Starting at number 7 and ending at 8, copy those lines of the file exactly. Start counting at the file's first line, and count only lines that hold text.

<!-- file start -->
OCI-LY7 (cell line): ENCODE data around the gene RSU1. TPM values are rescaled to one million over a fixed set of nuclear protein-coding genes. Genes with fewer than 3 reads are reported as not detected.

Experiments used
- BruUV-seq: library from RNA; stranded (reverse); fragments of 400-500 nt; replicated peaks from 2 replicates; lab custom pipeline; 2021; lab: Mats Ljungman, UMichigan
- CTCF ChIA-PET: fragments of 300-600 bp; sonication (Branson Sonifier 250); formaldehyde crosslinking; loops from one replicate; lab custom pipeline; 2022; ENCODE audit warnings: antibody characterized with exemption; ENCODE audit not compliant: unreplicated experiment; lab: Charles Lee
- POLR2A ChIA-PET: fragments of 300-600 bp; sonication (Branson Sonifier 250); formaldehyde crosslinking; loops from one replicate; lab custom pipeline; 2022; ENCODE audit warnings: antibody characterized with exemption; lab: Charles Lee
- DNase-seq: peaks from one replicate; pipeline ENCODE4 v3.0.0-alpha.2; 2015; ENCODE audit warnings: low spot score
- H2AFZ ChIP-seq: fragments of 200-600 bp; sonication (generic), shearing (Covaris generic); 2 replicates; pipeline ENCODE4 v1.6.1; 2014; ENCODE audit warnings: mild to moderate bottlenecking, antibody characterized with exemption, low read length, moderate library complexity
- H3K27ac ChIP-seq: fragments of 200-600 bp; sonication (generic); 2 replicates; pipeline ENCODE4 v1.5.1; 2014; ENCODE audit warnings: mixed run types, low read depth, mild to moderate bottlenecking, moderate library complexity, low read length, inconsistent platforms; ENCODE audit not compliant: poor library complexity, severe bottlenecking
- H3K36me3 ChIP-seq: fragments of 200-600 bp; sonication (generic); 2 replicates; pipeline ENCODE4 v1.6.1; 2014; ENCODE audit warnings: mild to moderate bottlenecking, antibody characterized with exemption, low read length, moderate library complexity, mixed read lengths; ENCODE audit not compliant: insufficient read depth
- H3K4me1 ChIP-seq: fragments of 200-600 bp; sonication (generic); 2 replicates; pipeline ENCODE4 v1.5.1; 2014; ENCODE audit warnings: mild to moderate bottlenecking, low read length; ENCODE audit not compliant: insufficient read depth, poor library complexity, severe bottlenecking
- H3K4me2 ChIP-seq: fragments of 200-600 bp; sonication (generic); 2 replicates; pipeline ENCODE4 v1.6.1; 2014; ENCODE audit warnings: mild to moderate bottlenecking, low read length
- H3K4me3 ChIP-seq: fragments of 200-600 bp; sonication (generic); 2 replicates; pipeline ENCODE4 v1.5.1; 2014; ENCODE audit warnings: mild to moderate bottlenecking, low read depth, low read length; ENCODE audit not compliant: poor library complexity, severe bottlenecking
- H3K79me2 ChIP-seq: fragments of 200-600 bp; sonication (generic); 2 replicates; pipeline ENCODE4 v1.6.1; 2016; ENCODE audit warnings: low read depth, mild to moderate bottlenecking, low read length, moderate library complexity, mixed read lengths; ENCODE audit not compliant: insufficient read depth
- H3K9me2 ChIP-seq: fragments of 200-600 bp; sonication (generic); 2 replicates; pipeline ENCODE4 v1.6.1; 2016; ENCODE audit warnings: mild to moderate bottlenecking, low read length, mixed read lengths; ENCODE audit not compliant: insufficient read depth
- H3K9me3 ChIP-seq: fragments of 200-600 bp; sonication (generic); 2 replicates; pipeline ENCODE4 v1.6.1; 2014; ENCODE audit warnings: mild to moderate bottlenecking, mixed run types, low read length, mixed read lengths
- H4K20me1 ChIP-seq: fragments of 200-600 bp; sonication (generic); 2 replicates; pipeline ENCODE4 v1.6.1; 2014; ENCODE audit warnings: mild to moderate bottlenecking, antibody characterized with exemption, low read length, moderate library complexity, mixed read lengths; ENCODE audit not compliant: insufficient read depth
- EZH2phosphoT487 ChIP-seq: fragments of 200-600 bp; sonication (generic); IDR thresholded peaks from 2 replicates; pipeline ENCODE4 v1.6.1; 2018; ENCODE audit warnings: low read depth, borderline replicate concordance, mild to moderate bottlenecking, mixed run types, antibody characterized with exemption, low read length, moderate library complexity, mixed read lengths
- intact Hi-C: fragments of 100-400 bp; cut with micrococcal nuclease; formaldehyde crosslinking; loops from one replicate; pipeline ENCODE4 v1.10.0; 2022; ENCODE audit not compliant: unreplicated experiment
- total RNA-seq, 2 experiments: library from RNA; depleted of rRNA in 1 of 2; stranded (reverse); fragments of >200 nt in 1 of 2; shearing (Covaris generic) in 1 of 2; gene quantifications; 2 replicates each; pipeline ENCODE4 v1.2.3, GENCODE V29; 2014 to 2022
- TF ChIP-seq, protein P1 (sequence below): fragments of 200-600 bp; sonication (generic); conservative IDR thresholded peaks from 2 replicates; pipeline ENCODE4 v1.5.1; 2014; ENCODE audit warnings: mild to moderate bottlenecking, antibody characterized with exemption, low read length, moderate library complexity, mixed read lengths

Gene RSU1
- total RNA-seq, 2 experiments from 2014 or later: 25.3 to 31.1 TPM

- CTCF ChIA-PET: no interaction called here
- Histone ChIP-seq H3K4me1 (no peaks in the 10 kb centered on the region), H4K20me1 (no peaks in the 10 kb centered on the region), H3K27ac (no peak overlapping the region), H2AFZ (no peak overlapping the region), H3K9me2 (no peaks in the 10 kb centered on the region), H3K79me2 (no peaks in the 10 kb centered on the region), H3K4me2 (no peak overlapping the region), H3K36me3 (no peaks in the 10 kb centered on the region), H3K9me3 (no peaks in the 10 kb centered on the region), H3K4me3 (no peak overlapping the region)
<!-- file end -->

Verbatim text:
- H2AFZ ChIP-seq: fragments of 200-600 bp; sonication (generic), shearing (Covaris generic); 2 replicates; pipeline ENCODE4 v1.6.1; 2014; ENCODE audit warnings: mild to moderate bottlenecking, antibody characterized with exemption, low read length, moderate library complexity
- H3K27ac ChIP-seq: fragments of 200-600 bp; sonication (generic); 2 replicates; pipeline ENCODE4 v1.5.1; 2014; ENCODE audit warnings: mixed run types, low read depth, mild to moderate bottlenecking, moderate library complexity, low read length, inconsistent platforms; ENCODE audit not compliant: poor library complexity, severe bottlenecking